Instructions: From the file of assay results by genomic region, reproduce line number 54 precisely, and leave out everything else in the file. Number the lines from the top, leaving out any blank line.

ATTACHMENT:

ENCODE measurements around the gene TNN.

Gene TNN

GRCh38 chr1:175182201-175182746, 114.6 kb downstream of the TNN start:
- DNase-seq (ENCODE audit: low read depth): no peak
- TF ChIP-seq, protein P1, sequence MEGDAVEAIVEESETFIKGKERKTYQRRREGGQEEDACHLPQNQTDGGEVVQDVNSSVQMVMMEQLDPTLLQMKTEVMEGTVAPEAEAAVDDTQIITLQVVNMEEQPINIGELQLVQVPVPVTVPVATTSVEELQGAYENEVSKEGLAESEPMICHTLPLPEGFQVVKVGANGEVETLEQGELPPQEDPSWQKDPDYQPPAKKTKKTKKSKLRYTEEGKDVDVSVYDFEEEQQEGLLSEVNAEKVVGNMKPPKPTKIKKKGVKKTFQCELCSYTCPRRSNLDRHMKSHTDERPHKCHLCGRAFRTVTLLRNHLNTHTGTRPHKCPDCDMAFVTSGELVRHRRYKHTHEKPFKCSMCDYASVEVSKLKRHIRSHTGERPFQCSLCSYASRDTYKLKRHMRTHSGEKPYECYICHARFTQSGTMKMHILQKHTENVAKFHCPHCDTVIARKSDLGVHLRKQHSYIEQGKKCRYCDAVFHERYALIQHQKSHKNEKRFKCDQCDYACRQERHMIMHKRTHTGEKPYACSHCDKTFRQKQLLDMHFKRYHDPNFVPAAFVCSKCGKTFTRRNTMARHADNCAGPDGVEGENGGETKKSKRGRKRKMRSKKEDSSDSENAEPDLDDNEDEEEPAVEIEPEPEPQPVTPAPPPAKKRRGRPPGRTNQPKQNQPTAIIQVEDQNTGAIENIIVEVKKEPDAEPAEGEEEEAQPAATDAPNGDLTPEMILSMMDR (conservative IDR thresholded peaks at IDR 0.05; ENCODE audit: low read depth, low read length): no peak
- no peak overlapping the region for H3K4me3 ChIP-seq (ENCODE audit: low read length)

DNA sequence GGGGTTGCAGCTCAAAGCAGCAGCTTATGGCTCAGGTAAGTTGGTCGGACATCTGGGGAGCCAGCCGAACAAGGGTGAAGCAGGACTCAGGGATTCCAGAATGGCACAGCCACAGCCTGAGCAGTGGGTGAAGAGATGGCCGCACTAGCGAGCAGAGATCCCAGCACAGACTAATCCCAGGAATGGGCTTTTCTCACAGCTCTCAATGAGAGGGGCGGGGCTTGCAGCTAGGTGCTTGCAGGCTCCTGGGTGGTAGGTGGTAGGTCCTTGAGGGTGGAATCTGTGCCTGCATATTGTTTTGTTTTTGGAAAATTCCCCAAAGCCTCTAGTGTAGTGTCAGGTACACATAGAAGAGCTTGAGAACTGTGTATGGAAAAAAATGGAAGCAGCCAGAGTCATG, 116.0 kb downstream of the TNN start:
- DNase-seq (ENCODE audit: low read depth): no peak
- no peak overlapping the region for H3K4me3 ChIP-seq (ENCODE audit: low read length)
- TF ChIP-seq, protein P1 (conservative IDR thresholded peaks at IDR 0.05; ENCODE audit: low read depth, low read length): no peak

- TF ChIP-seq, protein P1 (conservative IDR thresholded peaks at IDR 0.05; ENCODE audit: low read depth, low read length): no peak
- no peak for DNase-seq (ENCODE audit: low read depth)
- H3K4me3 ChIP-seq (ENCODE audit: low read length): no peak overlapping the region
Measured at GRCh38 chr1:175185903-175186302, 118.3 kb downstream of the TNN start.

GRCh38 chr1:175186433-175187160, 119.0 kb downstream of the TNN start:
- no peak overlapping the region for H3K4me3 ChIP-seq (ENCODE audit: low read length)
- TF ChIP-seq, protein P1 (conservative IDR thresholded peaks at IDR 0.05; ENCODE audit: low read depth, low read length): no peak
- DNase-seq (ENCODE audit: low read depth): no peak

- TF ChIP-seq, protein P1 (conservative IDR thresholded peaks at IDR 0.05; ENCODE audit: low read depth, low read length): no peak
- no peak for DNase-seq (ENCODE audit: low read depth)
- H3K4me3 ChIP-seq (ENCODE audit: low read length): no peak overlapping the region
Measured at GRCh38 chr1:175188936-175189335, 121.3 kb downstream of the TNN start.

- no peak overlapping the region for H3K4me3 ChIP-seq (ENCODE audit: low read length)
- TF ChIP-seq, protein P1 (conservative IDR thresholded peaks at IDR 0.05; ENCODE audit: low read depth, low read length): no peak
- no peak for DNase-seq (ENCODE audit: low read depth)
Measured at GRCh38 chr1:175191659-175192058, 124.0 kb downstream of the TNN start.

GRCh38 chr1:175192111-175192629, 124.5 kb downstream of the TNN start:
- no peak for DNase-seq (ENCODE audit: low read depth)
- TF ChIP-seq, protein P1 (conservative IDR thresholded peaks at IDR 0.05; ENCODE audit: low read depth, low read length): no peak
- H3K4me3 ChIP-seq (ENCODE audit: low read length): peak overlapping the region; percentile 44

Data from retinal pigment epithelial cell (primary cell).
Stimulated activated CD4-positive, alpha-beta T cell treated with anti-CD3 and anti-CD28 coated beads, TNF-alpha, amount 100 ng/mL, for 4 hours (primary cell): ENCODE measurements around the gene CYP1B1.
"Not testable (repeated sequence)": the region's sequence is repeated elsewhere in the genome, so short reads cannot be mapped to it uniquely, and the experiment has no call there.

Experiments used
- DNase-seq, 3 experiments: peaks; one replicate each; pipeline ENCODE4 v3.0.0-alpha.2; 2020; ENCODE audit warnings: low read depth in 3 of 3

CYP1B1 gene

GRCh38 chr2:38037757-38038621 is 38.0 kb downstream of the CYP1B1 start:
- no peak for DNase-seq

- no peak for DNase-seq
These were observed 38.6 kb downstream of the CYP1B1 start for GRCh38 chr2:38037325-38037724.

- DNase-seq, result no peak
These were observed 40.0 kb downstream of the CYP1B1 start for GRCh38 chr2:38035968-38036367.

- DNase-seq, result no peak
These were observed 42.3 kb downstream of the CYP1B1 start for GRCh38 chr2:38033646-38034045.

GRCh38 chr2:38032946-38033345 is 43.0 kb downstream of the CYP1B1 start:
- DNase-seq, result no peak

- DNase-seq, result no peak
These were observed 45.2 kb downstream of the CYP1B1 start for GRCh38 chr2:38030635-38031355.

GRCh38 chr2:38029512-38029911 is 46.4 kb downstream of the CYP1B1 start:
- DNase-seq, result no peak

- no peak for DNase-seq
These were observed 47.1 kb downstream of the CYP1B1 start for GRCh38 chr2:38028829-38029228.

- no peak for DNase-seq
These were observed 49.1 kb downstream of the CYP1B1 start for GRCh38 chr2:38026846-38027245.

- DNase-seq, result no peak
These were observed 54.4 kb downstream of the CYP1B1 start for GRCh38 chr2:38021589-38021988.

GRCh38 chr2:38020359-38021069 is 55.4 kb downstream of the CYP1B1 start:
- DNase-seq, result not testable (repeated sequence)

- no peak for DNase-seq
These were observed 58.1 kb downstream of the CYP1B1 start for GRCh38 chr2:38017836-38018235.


These were observed 49.1 kb downstream of the CYP1B1 start for GRCh38 chr2:38026846-38027245.